Like most people who are good at leaving, I’m very bad at being left. I never would have been one of the crowd holding ribbons tied to a ship, calling bon voyage to invisible friends on the deck before the ribbons snapped and they all sailed away. I won’t even go to the airport with a departing friend, not because I don’t care for them but because sniveling on my way back home is so unattractive. I’m the sort of woman who’s packed two suitcases, given everything else away, and left people I care about more times than I care to count but who cried for a week each time a son left after he’d visited my new home. (In my own defense, that new home was far across the International Date Line–visits from people I loved weren’t a matter of “I was in the neighborhood and thought I’d drop in.” )

These past two years have felt like a very long period of departure but a sneaky one. Nobody ever thought the absences would last this long. One day I had lunch with a friend and the day after that came the isolation era. In the months before, I came home from trips to see friends with no idea that it would be years before I’d see them again. 

I’m a slow learner. Only now, one-quarter of the way through 2022, do I feel the sorrow that didn’t erupt in 2020 because back then I was certain that shelter-in-place was a temporary state. “If this virus lasts for more than a month, I’m going to go insane,” was one of my prevailing thoughts. Two years later, although some may find this debatable, I’m still of sound mind but I’m holding an unresolved grief, with new forms of departure looming into view, deepening an unhealed scar.

A correspondence that has sustained me for years has slowed to a trickle, with that friend fading into an unfamiliar distance. My oldest son is preparing for a new job that may take him to another city and will certainly ensure his absence for long stretches at a time. In what I still insist on calling “normal times,” these things would simply be little glitches that are part of life, calling for an adjustment, not mournfulness. These days, when loss is still an open wound, I feel depressed. I feel sad.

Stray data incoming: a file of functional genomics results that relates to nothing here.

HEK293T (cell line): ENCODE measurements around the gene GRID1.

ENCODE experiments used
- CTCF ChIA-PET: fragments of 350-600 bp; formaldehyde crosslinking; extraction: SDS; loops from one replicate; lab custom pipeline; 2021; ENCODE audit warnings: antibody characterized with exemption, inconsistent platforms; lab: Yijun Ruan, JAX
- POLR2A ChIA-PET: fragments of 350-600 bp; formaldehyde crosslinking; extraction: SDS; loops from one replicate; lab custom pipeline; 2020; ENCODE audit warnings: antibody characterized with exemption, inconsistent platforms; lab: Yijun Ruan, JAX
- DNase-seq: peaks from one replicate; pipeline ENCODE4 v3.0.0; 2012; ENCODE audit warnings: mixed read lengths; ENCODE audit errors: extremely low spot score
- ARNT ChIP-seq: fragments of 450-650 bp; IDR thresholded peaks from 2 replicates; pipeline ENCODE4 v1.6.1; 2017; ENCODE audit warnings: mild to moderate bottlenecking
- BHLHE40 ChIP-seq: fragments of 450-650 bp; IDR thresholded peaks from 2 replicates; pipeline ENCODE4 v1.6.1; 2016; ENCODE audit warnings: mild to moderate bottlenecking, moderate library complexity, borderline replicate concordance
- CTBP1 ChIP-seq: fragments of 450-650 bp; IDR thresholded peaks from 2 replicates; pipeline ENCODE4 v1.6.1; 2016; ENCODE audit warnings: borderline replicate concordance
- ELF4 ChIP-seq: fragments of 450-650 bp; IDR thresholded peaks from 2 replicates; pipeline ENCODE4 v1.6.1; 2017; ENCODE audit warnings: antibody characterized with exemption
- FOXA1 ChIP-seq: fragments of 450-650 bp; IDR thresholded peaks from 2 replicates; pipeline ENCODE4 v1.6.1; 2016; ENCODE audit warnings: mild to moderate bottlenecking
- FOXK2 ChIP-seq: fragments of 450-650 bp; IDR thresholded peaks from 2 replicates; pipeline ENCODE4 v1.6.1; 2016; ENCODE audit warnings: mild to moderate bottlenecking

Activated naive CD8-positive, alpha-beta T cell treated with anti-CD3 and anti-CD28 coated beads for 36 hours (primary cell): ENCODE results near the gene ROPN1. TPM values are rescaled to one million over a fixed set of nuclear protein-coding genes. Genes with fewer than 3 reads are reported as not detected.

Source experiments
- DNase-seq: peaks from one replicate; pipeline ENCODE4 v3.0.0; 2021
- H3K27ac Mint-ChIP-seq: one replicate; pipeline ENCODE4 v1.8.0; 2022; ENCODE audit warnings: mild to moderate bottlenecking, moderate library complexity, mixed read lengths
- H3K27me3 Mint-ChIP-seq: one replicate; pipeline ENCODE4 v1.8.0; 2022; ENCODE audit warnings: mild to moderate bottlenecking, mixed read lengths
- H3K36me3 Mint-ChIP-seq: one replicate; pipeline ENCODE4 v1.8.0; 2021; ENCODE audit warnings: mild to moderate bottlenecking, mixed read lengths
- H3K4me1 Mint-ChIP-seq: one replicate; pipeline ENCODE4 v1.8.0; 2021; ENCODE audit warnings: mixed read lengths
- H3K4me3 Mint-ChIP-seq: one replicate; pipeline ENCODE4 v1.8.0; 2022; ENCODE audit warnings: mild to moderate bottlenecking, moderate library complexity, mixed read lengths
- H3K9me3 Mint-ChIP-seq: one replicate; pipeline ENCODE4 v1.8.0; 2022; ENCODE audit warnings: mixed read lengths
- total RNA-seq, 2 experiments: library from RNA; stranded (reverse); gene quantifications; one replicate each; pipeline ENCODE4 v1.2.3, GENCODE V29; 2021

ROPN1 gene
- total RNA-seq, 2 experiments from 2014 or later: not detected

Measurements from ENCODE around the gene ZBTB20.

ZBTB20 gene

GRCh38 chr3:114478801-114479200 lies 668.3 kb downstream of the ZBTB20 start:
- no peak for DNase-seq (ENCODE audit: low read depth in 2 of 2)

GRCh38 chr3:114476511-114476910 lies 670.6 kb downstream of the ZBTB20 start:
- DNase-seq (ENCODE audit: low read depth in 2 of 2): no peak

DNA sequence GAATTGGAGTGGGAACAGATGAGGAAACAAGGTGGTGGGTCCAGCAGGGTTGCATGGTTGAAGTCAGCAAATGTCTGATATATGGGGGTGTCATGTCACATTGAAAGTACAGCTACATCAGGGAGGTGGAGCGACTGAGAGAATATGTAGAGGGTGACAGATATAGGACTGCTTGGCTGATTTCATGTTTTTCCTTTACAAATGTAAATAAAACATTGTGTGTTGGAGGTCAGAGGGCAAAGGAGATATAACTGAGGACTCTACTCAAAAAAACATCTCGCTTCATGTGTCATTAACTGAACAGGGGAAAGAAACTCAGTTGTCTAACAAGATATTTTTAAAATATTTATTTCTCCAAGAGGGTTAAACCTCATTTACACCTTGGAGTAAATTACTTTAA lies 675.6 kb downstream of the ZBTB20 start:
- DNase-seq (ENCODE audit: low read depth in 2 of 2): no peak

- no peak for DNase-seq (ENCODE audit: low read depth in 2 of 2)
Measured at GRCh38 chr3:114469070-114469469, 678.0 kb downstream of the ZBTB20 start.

Turning to my usual opiate, I’m mentally constructing a packing list. I have an air ticket. It’s a trip that will last only for a couple of days and no passport stamps are involved. But if every journey begins with a single step, who knows how far and how long this one is going to be?  Unfortunately, for the drug to be effective, I need to know how long it will last.

In one of the Scandinavian countries, they call this period of time “nearing the end of the tunnel,” when thoughts of suicide seem frighteningly close. In childbirth it’s called “transition,” the point at which women in labor decide they don’t want to have this baby after all so call the whole thing off. People who deal in cliches opine that it’s always darkest just before dawn. The only brightness that I can find is I’m neither suicidal nor wracked with labor pains.

I know this blanket of sadness is going to lift, that impending changes will settle into the new normal, but at the moment only one thing feels set in stone. No matter how much I love you, I won’t go with you to the airport. But although you’ll never see me do it, I promise I’ll cry.